Veterans Affairs Secretary David Shulkin said in a radio interview on Friday that he has a number of New Year's resolutions to improve the huge agency he operates. Shulkin, a holdover from the Obama administration, told radio host Tom Temin that the VA is seeking to improve interoperability with other relevant agencies, such as the Department of Defense, in order to improve patient outcomes. The interview came after Shulkin has been blasted for the VA's practice of hiring medical providers whose licenses have been revoked in the past.
Besides integrating medical records and networks with other departments, Shulkin wants to coordinate research and efforts with the National Institutes of Health and the Public Health Service. One issue of concern, said Shulkin, is that finding and hiring qualified medical practitioners for VA hospitals has become more difficult, especially in regions where there are no large medical schools. Shulkin wants to Congress to help in creating more medical graduation locations and a service-based repayment program for medical school loans. He is also seeking to improve efficiency by possibly reducing of some of the VA’s inventory of little-used and ageing facilities.
Shulkin said that Congress has given additional authority to the VA, for example, to hasten the firing of poorly-performing employees. He told Temin, “I do believe that being able to remove people from the workforce who have not been constructive is going to result in those employees that remain feeling better about their jobs and improving their morale.”
Shulkin has been in hot water for the last month due to revelations about poor-performing medical practitioners that have incensed members of Congress, veterans, and the public. An investigation by USA Today revealed that the VA had allowed its hospitals nationwide to hire physicians and medical practitioners whose medical licenses were revoked. The practice continued for for 15 years in contravention of federal law. According to guidance issued by the VA in 2002, local hospitals were given discretion to hire clinicians after “prior consideration of all relevant facts surrounding” any revocations and if they still retained a license in one state.
However, federal law dating from 1999 prohibits VA from employing any health care worker whose license has been rescinded by any state.
According to USA today, VA officials in Iowa City hired Dr. John Henry Schneider, despite the fact that he listed on his application form numerous malpractice claims and settlements. While he still had a license in Montana, Wyoming had revoked his license after one of his patients died. When the VA was asked about Schneider, it moved to fire him in November 2017. He ultimately resigned. The agency claimed that VA hospital officials relied on “incorrect guidance” when hiring Schneider in April 2017. The VA has admitted this week that this was national policy.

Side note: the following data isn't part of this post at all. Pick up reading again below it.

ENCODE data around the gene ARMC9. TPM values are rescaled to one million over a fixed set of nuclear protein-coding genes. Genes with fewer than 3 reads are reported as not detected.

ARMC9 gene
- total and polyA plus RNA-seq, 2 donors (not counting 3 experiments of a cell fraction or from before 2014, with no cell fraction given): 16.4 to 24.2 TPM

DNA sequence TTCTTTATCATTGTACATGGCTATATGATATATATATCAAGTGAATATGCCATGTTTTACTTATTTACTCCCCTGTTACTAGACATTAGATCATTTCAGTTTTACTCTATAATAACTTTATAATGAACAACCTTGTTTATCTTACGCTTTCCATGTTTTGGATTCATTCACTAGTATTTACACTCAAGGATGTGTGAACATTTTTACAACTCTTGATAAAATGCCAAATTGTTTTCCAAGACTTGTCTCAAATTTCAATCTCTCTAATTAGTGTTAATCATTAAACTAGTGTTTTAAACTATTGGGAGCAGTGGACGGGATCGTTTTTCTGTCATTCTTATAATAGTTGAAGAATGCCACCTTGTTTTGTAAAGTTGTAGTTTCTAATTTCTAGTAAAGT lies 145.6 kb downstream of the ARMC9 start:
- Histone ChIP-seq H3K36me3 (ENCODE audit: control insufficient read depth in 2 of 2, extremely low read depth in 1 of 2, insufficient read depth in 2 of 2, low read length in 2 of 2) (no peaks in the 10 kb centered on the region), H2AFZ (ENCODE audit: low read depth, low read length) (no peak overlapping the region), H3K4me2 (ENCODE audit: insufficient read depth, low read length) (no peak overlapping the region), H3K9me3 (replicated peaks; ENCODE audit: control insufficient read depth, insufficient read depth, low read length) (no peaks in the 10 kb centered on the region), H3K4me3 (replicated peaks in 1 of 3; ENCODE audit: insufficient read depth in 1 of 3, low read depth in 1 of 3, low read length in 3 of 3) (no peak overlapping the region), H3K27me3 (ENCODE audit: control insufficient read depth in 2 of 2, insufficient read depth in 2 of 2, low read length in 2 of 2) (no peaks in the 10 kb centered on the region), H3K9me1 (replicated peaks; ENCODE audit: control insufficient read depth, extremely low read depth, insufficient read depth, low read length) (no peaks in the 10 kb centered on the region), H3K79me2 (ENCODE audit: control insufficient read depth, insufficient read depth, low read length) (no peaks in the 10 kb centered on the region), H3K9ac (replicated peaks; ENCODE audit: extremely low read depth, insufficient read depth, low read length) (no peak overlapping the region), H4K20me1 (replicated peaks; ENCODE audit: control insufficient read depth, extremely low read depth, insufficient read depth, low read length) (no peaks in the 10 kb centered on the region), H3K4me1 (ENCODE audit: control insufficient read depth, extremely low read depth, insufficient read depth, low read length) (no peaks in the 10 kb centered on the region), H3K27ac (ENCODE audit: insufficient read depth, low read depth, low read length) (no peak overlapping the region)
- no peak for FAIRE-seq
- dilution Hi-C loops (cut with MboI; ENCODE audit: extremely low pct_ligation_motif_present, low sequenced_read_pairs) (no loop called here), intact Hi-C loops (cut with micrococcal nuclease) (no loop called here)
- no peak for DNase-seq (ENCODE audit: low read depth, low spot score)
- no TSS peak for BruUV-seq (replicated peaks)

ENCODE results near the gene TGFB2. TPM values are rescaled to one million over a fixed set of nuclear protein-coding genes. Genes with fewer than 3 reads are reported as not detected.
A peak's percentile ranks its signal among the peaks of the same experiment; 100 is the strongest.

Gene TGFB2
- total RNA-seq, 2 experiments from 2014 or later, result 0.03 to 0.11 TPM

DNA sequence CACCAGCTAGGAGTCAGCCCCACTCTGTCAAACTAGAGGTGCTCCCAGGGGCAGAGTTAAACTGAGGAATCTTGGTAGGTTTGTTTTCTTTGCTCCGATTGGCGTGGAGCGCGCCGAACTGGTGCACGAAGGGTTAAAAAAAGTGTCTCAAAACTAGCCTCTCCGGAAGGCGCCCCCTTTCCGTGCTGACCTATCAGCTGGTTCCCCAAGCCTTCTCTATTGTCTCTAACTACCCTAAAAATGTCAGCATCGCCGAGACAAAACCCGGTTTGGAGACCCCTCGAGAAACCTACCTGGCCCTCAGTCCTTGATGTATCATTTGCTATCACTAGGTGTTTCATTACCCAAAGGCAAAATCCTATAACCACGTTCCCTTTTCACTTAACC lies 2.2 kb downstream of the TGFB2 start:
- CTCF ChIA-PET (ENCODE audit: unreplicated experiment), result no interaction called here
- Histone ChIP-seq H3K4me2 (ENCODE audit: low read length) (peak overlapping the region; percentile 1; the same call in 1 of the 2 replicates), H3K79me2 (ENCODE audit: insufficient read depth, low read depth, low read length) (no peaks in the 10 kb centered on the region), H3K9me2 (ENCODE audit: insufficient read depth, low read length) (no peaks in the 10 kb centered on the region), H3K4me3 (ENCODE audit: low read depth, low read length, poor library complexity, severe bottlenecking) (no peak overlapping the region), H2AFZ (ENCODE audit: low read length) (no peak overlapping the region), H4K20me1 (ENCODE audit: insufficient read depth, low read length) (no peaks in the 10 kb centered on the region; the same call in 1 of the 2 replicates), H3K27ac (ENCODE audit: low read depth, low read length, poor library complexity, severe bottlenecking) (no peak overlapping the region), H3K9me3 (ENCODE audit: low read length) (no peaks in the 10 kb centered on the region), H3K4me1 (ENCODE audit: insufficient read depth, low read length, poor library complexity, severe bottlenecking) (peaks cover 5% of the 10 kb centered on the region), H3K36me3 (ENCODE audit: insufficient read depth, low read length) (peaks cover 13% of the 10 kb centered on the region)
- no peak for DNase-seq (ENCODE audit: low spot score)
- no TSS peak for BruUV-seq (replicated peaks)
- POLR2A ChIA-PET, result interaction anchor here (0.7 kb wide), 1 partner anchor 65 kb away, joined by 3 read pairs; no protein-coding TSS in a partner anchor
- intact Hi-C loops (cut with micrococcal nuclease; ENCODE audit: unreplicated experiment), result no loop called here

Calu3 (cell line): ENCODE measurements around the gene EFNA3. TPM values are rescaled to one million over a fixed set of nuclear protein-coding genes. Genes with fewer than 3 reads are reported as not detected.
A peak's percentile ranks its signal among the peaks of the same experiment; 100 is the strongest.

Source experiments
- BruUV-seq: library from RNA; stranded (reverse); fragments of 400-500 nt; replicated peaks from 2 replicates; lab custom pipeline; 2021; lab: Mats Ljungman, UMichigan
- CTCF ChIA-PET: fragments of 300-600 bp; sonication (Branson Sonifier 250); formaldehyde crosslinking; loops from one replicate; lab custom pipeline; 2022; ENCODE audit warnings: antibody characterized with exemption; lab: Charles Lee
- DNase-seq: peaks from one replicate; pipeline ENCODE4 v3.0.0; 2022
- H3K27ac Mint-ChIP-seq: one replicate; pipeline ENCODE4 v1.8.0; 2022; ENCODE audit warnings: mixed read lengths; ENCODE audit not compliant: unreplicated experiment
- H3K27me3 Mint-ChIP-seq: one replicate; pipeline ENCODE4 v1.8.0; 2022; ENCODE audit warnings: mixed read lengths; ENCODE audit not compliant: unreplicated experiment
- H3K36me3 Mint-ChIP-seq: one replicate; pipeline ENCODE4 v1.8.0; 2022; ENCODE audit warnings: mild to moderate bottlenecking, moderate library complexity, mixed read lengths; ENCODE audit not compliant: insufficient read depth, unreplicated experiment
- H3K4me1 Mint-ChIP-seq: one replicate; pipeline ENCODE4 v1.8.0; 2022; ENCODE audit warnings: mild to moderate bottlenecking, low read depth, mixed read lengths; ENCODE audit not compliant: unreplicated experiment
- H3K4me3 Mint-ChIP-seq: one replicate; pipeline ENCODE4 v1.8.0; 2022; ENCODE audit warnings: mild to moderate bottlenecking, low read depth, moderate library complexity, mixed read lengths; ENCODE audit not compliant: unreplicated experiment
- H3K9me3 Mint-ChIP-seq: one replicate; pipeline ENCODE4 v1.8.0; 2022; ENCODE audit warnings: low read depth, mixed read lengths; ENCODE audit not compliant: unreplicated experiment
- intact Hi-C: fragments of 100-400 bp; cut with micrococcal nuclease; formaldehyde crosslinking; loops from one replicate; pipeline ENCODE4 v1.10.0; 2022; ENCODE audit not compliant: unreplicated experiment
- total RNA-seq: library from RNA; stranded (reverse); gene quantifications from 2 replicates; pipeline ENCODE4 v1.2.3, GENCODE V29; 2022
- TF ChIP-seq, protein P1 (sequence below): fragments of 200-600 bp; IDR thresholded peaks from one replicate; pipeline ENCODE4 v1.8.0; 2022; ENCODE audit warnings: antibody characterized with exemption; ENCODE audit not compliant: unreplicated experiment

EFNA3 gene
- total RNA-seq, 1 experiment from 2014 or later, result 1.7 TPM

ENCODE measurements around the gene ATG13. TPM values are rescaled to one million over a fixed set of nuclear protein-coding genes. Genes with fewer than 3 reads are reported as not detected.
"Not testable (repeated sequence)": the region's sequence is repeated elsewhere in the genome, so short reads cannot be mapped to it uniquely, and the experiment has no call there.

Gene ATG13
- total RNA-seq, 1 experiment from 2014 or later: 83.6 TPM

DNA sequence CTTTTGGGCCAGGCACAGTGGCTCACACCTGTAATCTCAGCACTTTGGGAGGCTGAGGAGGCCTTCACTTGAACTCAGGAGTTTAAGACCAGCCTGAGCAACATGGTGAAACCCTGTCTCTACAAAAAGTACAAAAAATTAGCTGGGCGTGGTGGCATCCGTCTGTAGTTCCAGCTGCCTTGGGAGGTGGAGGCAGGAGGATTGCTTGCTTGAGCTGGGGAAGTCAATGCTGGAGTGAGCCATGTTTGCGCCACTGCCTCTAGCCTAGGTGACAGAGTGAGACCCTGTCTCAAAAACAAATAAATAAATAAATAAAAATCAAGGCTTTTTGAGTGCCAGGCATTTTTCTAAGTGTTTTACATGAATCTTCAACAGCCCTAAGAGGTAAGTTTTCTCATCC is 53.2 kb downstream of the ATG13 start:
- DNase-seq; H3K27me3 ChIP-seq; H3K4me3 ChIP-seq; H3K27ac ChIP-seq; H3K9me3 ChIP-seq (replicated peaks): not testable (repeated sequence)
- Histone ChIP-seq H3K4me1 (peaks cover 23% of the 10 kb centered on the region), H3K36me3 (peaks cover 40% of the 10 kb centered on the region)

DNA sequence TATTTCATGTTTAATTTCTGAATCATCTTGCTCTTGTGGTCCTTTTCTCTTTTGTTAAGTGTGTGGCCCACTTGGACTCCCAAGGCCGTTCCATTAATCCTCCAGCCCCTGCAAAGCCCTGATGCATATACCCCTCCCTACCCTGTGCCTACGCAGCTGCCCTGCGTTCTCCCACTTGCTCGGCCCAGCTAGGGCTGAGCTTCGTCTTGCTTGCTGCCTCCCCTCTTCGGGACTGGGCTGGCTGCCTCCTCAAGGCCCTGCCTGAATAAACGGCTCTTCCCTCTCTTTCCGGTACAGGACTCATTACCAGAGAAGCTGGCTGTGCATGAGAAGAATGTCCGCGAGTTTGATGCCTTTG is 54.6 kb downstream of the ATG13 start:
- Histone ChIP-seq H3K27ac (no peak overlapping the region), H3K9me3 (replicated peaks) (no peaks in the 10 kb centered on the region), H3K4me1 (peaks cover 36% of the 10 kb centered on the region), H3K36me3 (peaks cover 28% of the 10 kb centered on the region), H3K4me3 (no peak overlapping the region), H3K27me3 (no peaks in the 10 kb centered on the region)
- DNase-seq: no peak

Malpractice claims against Schneider included cases allegations that he left patients maimed, paralyzed or dead. A 65-year-old patient died from an infection in 2017 after four brain surgeries performed by Schneider in a span of four weeks. Schneider denies that he provided substandard care, blaming other providers or circumstances.
VA Secretary David Shulkin has since ordered the rewriting of the guidelines and is seeking to remove any other health care workers with revoked licenses. VA health care providers who have prior sanctions short of revocation will be reviewed.
Other VA hospitals fell into the practice of hiring health care providers with past license issues. discipline. In Oklahoma, a VA hospital hired a psychiatrist who had been disciplined for sexual misconduct who then went on to have sexual relations with a patient. In Wisconsin, the VA hired a psychiatrist previously disciplined for medication violations who then over-prescribed narcotics to VA patients. In another case, the Louisiana VA hired a psychologist despite having a record of felonies.
Members of Congress of both parties have demanded answers from the VA. For example, 14 senators from both parties wrote to Shulkin earlier this month asking about the hiring and oversight of health care workers with known histories of malpractice and license discipline. That followed missives from Montana Democratic Sen. Jon Tester and Iowa Republican Sens. Joni Ernst and Chuck Grassley, who said it was "unacceptable that it was only as a result of USA TODAY’s report that the VA determined that hiring this neurosurgeon was illegal.”
In December, members of the House of Representatives of both parties wrote letters to VA Secretary Shulkin that expressed “extreme concern.” They wrote in a joint letter, “The hiring of doctors who have had their medical licenses revoked in any state is already prohibited," and added, "However, it appears the laws and regulations establishing that prohibition are not being followed by VA.”
Rep. Mike Coffman (R-Colo.) called for Shulkin to identify VA health care workers with malpractice complaints and settlements or sanctions for poor performance. Coffman said he is afraid that the VA is a “dumping ground” for poorly-performing providers who are unable to find employment or malpractice insurance in the private sector. Medical workers employed by the VA do not have to carry malpractice insurance. Taxpayers pick up the tab.
Reform at the VA is hampered, said Shulkin, who said the agency has 66,000 regulations. He wants to reduce them by 80 percent. Guidelines regarding VA hiring practices fill 1,267 pages with additions and addendums added since 2002. On page 239 of the VA hiring guidelines, VA hospitals are granted permission to engage health care workers with revoked licenses, despite the 1999 law prohibiting it.